The latest news focusing on the Department of Veterans Affairs continues to portray an agency allegedly awash in preventable deaths, cooked-book appointment lists, poor internal communications, lengthy delays in benefits processing, and system-wide internecine bickering and backstabbing.
President Obama expresses outrage and sends a White House staffer to Phoenix to assist VA with its own investigation, even as other VA facility problems bubble up to the already churning surface of public opprobrium. Secretary Shinseki says he's "mad as hell" about the problems, but does not give Congressional committees or the media the real meat they crave: mass firings and/or his own resignation. Meanwhile, most of the 320,000 VA employees (those that are not whistle blowing), are caught in the crossfire, and are doing their best to keep their heads and rear-ends down below the flying bullets of blame and denial.
Having retired from VA last September, after 12 years there as a speechwriter for four secretaries, and another 20 years in other lanes of federal service, including tours in the House and Senate Veterans Affairs committees, I look at the scene from a distance through the strong field glasses of professional experience with many of the players. Viewed from my safe remove, the battle zone I observe is a beachhead as ugly today as it was on my last day in government service, except now it is being laid out in the press and social media with all the fervor and furor of an arena of blood-craving Romans.
I felt the pressure as far back as 2009, on the day of Virginia elections, when a superior sent me a simple email, using the VA's email system: "vote democrat." That blatant violation of the Hatch Act (he was a political appointee, I was a career employee), set the tone for the five years that followed: new management was going to call the plays their way, and if you were not of a like mind -- or if you did not wear Army green in a past life -- you were slowly excised from the corporate body.
Before any of my VA-Army colleagues turn away at that last line, let me make it clear that neither I, nor any of my civilian co-workers, hold anything less than complete respect for your service. I am the son of a veteran -- a West Pointer many classes ahead of Shinseki, for whom the school motto, "Duty, Honor, Country" was sacrosanct. One-third of VA employees are veterans, and for an agency whose mission it is to help America's citizen-soldiers, that's as it should be. In my office, there were very fine men and women whose service in Iraq, Afghanistan, the first Gulf War, and Vietnam merits high praise; as VA employees, they brought -- and continue to bring, I'm sure -- their battle-earned perspective on what our nation's veterans need.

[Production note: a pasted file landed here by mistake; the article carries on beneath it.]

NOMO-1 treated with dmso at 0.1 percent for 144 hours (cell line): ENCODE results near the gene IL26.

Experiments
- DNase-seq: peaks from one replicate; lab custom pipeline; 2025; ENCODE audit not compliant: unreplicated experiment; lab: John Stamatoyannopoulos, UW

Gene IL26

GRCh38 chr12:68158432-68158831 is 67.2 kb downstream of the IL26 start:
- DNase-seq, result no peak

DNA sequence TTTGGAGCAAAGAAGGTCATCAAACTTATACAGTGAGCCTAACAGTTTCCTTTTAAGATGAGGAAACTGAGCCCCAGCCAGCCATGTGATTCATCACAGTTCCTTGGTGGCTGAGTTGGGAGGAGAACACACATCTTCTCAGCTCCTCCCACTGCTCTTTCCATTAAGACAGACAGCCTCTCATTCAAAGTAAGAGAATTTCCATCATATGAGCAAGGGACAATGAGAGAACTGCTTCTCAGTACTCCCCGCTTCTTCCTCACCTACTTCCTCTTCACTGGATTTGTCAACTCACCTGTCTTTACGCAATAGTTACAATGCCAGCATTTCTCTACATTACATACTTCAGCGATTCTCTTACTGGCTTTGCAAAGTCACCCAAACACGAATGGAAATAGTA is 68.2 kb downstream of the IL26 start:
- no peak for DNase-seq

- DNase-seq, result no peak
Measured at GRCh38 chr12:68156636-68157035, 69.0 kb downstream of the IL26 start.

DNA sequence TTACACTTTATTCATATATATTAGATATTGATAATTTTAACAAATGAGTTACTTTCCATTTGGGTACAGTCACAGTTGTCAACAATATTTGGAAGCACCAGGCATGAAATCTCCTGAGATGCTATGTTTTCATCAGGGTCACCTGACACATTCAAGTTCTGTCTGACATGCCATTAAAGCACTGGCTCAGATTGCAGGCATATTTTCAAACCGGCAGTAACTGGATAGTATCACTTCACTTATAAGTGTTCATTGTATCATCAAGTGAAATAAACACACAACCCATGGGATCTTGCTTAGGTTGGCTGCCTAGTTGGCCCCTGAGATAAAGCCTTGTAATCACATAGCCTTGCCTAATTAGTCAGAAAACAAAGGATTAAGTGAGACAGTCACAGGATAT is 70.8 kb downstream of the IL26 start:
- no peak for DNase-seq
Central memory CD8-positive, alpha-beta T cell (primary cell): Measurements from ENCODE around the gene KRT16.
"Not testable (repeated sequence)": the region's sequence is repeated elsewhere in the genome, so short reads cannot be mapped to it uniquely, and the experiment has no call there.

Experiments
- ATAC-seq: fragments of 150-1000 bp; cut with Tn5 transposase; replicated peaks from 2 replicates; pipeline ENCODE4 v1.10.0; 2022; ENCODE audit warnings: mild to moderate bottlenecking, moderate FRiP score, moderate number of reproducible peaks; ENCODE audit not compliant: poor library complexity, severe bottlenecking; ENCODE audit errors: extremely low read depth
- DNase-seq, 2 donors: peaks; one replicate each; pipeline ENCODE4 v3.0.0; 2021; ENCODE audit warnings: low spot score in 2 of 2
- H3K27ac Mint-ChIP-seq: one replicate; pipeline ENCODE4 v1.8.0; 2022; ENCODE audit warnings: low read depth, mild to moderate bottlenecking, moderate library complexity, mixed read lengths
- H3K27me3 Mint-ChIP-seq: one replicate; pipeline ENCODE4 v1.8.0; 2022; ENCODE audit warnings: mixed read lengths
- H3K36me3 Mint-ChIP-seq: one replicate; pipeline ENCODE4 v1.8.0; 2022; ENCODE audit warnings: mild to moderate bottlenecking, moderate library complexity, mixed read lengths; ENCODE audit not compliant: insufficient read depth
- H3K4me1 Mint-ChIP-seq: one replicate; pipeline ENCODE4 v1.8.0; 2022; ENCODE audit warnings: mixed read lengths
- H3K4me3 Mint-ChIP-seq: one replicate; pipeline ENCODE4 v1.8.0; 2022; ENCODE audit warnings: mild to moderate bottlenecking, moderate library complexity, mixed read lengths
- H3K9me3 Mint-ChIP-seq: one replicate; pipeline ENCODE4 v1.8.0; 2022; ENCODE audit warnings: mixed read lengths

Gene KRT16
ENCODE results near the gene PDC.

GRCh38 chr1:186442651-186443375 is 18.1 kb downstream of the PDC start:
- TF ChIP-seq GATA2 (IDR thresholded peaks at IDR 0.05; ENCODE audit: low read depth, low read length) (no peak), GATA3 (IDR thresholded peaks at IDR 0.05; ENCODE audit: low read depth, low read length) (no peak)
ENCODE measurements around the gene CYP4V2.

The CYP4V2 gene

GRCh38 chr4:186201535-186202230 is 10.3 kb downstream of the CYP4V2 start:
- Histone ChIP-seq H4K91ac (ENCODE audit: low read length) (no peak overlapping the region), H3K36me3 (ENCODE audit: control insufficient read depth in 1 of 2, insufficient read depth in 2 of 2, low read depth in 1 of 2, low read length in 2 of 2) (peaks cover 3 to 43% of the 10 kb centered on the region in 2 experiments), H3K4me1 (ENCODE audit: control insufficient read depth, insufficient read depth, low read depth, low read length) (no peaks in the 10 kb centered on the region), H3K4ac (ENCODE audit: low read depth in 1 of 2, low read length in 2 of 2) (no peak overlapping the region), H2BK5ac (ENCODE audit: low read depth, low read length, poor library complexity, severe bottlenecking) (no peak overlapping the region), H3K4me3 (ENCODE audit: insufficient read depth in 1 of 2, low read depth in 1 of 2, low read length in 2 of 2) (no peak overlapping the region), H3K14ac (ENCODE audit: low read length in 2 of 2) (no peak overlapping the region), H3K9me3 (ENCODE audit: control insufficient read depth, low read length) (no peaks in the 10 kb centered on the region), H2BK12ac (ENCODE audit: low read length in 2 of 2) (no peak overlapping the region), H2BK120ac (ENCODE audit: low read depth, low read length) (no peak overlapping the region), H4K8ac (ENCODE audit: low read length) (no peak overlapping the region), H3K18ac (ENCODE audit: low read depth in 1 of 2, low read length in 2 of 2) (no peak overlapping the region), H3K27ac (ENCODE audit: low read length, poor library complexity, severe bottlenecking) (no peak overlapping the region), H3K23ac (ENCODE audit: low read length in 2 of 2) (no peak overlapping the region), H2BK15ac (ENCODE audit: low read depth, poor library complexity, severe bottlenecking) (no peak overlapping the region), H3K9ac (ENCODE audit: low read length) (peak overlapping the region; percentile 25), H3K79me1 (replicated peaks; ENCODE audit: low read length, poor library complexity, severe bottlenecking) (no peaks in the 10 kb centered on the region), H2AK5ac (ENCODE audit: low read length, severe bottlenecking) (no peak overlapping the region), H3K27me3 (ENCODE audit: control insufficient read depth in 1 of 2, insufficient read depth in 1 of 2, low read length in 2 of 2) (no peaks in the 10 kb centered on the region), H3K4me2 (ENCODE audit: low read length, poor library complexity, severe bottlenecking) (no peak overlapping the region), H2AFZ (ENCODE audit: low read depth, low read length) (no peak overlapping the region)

But at the higher level of leadership, the military notions of responsibility and accountability seem to be sorely lacking, replaced by a culture infused with such hubris that reason and rationality run a distant second and third behind imperiousness. It makes no sense to me that the problems now being exposed in Phoenix and in other VA locations are just now finding their way into Secretary Shinseki's office. Were he just taking over, I could understand the vacuum of information; but Shinseki has been there for five years, and in that five-year period, the skulduggery and deceit that was being perpetrated on veterans waiting for care -- and on their families -- was going on and on and on.
Administrators and managers in the field who were complicit in any of these activities did not act alone; their orders to subvert the system, their memos, their meetings with subordinates, were known by many in their facilities and regions, and were probably shared around the office water coolers and backyard barbecues on weekends, or whenever staff got together to shoot the breeze and pass along the scuttlebutt. Nothing that happens in VA hospitals or clinics happens behind solid curtains of silence. Nothing. Some light eventually seeps through. It took the courage of a few senior staff who could no longer stand behind those curtains to step out and expose the flaws in the system.
How is it possible that the VA secretary, or his most senior leaders, were blindsided by these revelations? It's possible only in a system where coming forward, being truthful, being completely candid, is penalized by thinly-veiled threats of ostracism and ridicule. Fear of being honest with your leadership is a sure sign that leadership has made it very clear that it does not want to hear the truth and will punish whoever dares speak it.
Where has Secretary Shinseki failed if, in fact, the inspector general's report documents deceptive medical appointment practices, collusion to hide such practices, and a continuing culture of delay and concealment?
Failure to know anything about the problem in advance of the news media's reports will call into question the secretary's lines of communication from top to bottom. Failure of VA managers to listen to and pass along the concerns of staff through a transparent and supportive chain of command will call into question management's confidence in the secretary's willingness to identify, pursue, and address sources of bad news. Failure of the secretary to inspire VA personnel nationwide to have the confidence to report any abuse or gaming of the system will call into question Secretary Shinseki's credibility as a fair and accessible leader to whom any matter can be addressed without fear of professional or personal reprisal.
On this last point, let me be clear: whether the secretary does not inspire his subordinates' confidence to report the agency's failings, or his senior staff stifles negative news in order to shield the secretary, the burden is still on Secretary Shinseki's shoulders. He simply cannot say, "I was not aware of this problem" and expect to hold on to his job.